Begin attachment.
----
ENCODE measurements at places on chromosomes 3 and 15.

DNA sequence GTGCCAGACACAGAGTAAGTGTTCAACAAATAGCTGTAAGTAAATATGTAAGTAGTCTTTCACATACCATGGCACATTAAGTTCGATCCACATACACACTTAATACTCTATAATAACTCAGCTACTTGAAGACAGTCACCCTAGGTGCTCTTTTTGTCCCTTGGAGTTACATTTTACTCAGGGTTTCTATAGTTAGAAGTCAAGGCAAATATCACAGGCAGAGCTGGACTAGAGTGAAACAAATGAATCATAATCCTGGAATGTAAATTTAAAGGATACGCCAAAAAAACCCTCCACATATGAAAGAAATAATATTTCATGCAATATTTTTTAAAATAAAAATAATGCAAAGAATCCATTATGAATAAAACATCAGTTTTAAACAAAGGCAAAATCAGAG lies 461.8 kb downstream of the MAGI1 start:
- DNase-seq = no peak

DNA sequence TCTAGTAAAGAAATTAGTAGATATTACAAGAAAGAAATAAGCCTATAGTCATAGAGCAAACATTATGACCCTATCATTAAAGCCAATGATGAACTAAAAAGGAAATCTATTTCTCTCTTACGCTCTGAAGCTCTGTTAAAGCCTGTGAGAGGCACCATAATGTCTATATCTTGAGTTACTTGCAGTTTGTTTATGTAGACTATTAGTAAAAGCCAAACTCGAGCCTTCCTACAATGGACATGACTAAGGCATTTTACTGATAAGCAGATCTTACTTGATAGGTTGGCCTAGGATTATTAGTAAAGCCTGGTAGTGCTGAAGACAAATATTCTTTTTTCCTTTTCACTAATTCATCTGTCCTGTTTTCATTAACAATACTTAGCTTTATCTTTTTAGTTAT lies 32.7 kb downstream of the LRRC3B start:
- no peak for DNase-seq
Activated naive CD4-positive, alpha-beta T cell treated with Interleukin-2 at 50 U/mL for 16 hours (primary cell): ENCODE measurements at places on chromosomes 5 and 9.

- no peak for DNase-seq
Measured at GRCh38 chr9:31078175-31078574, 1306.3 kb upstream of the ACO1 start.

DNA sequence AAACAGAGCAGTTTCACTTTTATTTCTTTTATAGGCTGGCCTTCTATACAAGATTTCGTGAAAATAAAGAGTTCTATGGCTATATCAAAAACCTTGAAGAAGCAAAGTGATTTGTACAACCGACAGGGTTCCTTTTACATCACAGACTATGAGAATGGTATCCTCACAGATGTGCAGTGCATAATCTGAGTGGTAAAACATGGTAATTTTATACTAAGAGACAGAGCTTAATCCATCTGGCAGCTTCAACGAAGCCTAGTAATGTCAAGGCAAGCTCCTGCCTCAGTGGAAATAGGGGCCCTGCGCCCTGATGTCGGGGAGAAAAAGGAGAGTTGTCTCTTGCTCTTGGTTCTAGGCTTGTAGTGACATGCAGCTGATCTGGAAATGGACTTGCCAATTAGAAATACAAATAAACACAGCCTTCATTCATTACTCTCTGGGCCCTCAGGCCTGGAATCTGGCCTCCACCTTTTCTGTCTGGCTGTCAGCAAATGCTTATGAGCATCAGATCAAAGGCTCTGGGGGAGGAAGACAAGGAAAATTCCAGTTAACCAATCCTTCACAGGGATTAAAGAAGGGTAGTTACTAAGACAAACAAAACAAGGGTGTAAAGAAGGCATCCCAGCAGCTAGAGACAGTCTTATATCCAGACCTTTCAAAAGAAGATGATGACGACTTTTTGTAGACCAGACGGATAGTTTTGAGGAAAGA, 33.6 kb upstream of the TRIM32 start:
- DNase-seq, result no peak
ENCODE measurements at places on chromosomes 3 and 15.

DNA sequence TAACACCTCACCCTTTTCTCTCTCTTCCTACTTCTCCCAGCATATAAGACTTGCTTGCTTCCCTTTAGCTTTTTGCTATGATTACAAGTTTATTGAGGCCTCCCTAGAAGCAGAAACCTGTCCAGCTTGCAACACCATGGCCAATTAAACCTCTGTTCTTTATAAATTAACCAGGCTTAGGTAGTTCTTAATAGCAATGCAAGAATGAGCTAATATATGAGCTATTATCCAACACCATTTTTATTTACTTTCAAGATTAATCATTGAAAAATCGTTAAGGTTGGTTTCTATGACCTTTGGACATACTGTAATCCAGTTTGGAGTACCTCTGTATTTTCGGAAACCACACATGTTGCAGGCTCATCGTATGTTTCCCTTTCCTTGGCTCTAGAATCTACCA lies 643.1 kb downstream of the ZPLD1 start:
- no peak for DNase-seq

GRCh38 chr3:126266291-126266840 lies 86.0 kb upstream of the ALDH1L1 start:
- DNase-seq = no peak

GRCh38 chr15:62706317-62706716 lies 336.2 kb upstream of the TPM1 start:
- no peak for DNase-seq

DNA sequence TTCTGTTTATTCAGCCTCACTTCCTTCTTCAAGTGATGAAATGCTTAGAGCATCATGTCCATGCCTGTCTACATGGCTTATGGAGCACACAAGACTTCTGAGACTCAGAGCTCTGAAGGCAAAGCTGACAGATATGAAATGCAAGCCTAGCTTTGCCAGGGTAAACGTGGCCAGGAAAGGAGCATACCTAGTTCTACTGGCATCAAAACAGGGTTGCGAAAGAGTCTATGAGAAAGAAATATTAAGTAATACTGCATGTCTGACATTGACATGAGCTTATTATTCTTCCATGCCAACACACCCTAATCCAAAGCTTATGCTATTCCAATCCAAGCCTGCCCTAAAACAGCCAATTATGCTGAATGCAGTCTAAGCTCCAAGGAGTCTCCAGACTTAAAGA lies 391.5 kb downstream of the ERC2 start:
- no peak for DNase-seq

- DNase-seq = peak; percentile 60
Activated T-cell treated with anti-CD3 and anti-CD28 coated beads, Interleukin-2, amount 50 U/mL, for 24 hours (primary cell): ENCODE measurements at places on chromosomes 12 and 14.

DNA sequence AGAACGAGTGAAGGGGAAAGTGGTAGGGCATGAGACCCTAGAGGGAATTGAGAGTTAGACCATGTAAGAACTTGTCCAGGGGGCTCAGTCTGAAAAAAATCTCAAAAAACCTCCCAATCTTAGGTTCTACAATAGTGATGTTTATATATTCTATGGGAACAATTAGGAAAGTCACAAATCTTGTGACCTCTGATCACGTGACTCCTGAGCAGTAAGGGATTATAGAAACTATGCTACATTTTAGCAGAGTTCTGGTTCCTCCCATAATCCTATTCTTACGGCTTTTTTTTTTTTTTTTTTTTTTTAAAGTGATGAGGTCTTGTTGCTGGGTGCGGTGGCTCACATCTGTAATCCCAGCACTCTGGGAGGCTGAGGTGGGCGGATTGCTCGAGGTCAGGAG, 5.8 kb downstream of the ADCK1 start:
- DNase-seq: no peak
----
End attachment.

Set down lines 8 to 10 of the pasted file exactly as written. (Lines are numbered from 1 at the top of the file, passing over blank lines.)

Measured at GRCh38 chr9:31078175-31078574, 1306.3 kb upstream of the ACO1 start.

DNA sequence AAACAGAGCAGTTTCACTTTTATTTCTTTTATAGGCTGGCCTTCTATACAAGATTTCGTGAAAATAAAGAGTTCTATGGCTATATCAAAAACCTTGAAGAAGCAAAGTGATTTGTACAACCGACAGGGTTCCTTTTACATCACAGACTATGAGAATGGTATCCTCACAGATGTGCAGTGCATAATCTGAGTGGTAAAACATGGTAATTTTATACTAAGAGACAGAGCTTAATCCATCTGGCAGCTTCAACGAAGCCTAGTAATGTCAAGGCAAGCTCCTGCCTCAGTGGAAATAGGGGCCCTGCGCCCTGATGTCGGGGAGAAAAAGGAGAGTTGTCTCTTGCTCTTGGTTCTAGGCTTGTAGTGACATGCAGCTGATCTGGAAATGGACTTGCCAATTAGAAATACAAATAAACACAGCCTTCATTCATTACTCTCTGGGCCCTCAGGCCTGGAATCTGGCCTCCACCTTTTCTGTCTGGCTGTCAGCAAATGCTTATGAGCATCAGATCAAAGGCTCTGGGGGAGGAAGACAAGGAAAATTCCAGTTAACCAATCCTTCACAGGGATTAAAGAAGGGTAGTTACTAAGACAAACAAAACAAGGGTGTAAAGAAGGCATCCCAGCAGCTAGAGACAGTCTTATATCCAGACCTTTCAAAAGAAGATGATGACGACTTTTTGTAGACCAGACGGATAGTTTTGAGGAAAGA, 33.6 kb upstream of the TRIM32 start:
- DNase-seq, result no peak